I'm not. And I won't bore you with the usual litany of excuses. Since last we spoke, I've been keeping myself busy ticking my annual performance review boxes at work, getting a new writing project underway, learning to drive my voice recognition software properly, teaching, riding horses, gardening (spring has finally sprung here in Canberra, which means that the weeds in our garden are now as high as an elephant's eye and climbing by the day) and – most importantly, as far as this blog is concerned - finishing the rewrite of The Hunter.
And a couple of hours ago, finally, I got it done. I'm really happy with it, but of course finishing a presentable draft is just the beginning of the hard work. About half an hour ago I dropped it, along with a letter of introduction and a plot synopsis, into an envelope and posted it off to a New York literary agent to whom I was recently introduced. Now it's a matter of waiting and seeing if she's interested in it enough to sign me up.
It's funny – this is the first time in over a decade that I've had to physically post my book off to someone with no guarantee of it being well received, or even published. I'd almost forgotten how odd and disconcerting the very real possibility of rejection can be.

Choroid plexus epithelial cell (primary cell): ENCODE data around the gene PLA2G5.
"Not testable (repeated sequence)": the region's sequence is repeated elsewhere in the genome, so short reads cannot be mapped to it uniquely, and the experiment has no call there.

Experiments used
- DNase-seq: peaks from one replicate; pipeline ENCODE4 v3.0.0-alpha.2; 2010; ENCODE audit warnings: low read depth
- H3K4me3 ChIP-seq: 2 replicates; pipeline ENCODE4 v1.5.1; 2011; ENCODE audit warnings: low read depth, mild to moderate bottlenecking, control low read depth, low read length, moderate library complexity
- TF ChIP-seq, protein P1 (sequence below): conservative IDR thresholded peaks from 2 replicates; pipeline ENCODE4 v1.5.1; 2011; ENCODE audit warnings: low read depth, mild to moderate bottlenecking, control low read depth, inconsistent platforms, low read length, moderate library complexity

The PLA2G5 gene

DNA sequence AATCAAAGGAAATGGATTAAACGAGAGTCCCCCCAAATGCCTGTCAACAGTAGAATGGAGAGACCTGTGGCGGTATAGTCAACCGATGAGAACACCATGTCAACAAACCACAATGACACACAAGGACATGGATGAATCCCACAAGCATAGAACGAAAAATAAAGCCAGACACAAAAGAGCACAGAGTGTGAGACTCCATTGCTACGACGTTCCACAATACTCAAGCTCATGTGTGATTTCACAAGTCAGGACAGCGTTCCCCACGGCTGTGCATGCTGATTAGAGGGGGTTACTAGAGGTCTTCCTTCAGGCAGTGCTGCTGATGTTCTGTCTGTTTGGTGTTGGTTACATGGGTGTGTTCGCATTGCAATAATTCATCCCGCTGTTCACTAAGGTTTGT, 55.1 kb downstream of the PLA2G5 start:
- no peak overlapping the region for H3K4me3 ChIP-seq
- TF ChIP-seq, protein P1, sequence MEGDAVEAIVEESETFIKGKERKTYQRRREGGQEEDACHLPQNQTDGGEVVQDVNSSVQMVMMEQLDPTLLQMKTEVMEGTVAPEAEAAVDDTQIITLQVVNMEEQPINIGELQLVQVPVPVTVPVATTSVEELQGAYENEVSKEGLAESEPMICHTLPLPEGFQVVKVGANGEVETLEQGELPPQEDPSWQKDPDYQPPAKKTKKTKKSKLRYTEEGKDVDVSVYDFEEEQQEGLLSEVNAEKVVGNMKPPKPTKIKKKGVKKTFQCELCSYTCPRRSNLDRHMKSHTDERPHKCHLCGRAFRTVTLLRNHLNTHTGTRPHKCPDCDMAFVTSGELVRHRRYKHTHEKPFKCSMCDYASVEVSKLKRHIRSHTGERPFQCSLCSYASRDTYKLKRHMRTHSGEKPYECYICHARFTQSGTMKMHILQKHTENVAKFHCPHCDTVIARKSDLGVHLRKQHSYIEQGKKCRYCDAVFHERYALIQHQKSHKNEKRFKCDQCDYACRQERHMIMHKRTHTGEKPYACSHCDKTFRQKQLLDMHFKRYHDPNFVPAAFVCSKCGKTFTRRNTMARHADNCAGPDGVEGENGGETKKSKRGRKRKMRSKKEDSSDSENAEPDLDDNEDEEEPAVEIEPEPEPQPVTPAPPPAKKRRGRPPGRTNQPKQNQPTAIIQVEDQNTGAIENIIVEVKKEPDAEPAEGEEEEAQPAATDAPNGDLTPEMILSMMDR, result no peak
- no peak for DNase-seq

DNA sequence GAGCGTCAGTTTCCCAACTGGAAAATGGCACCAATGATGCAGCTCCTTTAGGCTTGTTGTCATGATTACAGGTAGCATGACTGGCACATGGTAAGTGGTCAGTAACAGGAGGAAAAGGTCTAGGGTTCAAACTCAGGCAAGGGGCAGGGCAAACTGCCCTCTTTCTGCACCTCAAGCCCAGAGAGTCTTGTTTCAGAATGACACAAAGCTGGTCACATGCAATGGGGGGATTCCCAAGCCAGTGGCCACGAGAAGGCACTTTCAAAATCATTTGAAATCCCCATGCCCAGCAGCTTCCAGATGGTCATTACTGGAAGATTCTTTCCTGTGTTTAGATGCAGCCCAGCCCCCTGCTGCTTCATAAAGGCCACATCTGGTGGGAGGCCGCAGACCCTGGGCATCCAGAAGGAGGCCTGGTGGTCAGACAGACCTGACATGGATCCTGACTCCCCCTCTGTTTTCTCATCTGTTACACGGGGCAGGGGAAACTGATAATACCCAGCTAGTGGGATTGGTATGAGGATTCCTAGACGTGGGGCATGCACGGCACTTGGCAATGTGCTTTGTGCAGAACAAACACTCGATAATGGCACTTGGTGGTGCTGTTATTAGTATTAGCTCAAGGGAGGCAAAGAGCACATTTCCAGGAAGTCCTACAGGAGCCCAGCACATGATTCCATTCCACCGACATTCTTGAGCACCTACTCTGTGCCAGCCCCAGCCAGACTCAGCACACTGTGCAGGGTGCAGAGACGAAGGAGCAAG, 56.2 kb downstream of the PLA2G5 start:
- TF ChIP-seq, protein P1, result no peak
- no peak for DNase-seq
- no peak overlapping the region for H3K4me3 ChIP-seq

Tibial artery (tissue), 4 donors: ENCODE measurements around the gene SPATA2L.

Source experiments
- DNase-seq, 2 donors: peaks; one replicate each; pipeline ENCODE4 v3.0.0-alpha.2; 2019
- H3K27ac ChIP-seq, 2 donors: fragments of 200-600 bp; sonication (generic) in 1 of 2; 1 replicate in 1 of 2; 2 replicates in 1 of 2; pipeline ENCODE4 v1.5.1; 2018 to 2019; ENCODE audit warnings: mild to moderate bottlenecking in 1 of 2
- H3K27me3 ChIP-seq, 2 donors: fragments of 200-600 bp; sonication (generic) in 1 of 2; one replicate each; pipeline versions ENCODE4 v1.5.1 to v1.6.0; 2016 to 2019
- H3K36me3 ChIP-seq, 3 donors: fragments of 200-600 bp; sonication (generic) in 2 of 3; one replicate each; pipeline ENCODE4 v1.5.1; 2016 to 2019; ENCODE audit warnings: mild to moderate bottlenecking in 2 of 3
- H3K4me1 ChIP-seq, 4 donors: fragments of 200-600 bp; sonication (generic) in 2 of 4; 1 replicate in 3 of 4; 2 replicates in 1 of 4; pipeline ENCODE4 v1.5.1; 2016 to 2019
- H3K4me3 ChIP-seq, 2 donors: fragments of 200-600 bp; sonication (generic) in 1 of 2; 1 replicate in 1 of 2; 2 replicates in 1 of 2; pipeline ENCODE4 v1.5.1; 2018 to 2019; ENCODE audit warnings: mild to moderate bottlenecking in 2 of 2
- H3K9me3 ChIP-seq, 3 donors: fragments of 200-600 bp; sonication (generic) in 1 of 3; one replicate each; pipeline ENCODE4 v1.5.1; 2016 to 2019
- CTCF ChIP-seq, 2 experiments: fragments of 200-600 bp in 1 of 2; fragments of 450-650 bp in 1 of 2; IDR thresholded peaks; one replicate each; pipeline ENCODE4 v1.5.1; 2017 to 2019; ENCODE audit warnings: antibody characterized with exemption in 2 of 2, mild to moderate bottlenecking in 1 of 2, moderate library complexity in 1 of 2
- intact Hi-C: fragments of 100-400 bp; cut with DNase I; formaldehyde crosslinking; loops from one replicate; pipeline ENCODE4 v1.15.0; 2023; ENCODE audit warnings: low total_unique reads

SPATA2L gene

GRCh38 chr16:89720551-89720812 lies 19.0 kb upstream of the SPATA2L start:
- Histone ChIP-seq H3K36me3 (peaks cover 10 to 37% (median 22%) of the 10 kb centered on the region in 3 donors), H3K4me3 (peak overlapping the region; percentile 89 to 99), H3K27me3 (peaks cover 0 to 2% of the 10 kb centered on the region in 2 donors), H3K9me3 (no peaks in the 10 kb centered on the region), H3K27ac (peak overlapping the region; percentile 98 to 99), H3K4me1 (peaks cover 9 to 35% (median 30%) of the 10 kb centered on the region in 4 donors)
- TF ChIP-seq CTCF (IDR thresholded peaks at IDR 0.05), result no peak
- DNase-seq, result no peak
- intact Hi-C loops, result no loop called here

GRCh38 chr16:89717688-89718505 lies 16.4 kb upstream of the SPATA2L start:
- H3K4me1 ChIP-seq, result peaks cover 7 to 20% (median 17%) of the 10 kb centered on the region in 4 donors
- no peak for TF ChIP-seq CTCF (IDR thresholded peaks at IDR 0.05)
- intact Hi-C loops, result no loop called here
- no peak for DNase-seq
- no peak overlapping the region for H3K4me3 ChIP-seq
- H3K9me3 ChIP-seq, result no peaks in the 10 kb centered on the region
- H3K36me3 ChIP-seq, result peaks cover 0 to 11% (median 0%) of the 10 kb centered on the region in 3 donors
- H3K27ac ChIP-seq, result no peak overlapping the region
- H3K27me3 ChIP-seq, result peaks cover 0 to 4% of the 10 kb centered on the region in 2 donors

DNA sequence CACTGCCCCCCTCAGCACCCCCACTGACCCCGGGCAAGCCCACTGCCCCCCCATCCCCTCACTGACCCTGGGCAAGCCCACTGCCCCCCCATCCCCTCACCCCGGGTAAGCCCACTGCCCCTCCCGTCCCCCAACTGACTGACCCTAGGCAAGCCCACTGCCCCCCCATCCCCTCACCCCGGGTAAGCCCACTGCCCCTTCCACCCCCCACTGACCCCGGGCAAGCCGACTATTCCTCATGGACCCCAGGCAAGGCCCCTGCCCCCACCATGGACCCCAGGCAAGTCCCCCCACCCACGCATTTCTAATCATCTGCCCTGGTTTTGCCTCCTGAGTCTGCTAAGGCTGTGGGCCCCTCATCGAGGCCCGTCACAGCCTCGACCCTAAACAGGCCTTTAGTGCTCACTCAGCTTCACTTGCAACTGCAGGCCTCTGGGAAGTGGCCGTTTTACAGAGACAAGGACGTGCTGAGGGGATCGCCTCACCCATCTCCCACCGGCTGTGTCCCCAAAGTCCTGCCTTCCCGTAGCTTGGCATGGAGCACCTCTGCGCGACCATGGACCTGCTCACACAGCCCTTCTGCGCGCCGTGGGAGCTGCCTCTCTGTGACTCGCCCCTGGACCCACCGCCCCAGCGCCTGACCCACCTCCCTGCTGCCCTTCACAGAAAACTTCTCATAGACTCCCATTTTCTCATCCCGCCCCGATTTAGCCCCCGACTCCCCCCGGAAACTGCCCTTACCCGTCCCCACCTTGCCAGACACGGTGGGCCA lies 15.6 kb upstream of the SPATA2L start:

Of course, given that I spend half my life telling my students at uni (and anyone else who will listen) that learning to take criticism and to deal with rejection is one of the key skills of being a writer, I'm really in no position to complain.
Still, I'll admit that as I dropped the envelope (with $14.80 worth of stamps on it) into the post box, there was an odd little butterfly in the pit of my stomach – an heady combination of nervousness, but also excitement; of the unpredictable, and the unknown. Who knows what's going to happen as a result of my decision to send his book straight overseas to an agent, rather than doing what I've always done and taking it directly to my publishers here in Australia? (I should add here that my reasons for making this decision are nothing to do with my publishers – I love my publishers, and they have done some fantastic things with my back catalogue in recent months – but I think I am at a point in my writing career where it is time to take a broader look at how I do things.)
So, anyway – that's where I'm at. The book (or, at least, the first 50 pages of it) is now irretrievably on its way to New York, and I can get on with writing the second one and try not to be too nervous in the meantime.
And, hopefully, with getting a few more blog posts done and re-engaging with all my mates in the twitterverse.